The fact is that the planet is changing faster than even pessimists expected: ice caps are shrinking, arid zones spreading, at a terrifying rate. And according to a number of recent studies, catastrophe - a rise in temperature so large as to be almost unthinkable - can no longer be considered a mere possibility. It is, instead, the most likely outcome if we continue along our present course.
Thus researchers at M.I.T., who were previously predicting a temperature rise of a little more than 4 degrees by the end of this century, are now predicting a rise of more than 9 degrees. Why? Global greenhouse gas emissions are rising faster than expected; some mitigating factors, like absorption of carbon dioxide by the oceans, are turning out to be weaker than hoped; and there's growing evidence that climate change is self-reinforcing - that, for example, rising temperatures will cause some arctic tundra to defrost, releasing even more carbon dioxide into the atmosphere.
Temperature increases on the scale predicted by the M.I.T. researchers and others would create huge disruptions in our lives and our economy. As a recent authoritative U.S. government report points out, by the end of this century New Hampshire may well have the climate of North Carolina today, Illinois may have the climate of East Texas, and across the country extreme, deadly heat waves - the kind that traditionally occur only once in a generation - may become annual or biannual events.
In other words, we're facing a clear and present danger to our way of life, perhaps even to civilization itself. How can anyone justify failing to act?
Well, sometimes even the most authoritative analyses get things wrong. And if dissenting opinion-makers and politicians based their dissent on hard work and hard thinking - if they had carefully studied the issue, consulted with experts and concluded that the overwhelming scientific consensus was misguided - they could at least claim to be acting responsibly.
But if you watched the debate on Friday, you didn't see people who've thought hard about a crucial issue, and are trying to do the right thing. What you saw, instead, were people who show no sign of being interested in the truth. They don't like the political and policy implications of climate change, so they've decided not to believe in it - and they'll grab any argument, no matter how disreputable, that feeds their denial.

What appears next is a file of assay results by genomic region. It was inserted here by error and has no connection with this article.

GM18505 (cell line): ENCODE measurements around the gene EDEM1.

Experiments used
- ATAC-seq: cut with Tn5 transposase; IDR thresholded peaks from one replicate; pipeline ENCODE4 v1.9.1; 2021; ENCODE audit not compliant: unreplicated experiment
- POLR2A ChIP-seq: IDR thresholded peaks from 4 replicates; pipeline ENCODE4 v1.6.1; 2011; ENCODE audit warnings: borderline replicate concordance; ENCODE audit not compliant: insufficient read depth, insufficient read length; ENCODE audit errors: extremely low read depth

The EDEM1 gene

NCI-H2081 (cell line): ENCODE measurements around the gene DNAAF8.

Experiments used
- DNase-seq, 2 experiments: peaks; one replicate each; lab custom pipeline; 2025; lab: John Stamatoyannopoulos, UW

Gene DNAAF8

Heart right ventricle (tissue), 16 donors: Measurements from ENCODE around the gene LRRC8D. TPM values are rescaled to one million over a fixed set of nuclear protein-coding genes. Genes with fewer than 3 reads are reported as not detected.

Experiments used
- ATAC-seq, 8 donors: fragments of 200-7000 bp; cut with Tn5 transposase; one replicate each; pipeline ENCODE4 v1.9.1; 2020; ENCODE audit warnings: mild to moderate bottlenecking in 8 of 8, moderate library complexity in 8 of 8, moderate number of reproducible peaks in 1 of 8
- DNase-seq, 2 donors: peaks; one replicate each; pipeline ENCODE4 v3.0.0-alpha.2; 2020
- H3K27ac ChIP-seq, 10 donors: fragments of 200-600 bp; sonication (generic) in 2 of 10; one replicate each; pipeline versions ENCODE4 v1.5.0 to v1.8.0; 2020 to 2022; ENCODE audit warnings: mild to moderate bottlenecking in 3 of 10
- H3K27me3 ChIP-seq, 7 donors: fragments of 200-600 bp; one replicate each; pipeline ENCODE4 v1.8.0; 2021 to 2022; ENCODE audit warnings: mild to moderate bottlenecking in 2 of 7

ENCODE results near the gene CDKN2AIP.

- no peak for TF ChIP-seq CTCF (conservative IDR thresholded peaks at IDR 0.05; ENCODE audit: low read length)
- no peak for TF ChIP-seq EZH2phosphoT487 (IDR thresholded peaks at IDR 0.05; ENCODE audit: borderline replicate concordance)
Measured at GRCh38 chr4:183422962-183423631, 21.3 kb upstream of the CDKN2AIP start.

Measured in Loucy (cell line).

Indeed, if there was a defining moment in Friday's debate, it was the declaration by Representative Paul Broun of Georgia that climate change is nothing but a "hoax" that has been "perpetrated out of the scientific community." I'd call this a crazy conspiracy theory, but doing so would actually be unfair to crazy conspiracy theorists. After all, to believe that global warming is a hoax you have to believe in a vast cabal consisting of thousands of scientists - a cabal so powerful that it has managed to create false records on everything from global temperatures to Arctic sea ice.
Yet Mr. Broun's declaration was met with applause.
Given this contempt for hard science, I'm almost reluctant to mention the deniers' dishonesty on matters economic. But in addition to rejecting climate science, the opponents of the climate bill made a point of misrepresenting the results of studies of the bill's economic impact, which all suggest that the cost will be relatively low.
Still, is it fair to call climate denial a form of treason? Isn't it politics as usual?
Yes, it is - and that's why it's unforgivable.
Do you remember the days when Bush administration officials claimed that terrorism posed an "existential threat" to America, a threat in whose face normal rules no longer applied? That was hyperbole - but the existential threat from climate change is all too real.
Yet the deniers are choosing, willfully, to ignore that threat, placing future generations of Americans in grave danger, simply because it's in their political interest to pretend that there's nothing to worry about. If that's not betrayal, I don't know what is.
Paul Krugman is professor of Economics and International Affairs at Princeton University and a regular columnist for The New York Times. Krugman was the 2008 recipient of the Nobel Prize in Economics. He is the author of numerous books, including The Conscience of A Liberal, and his most recent, The Return of Depression Economics.
London After Midnight / Sean Brennan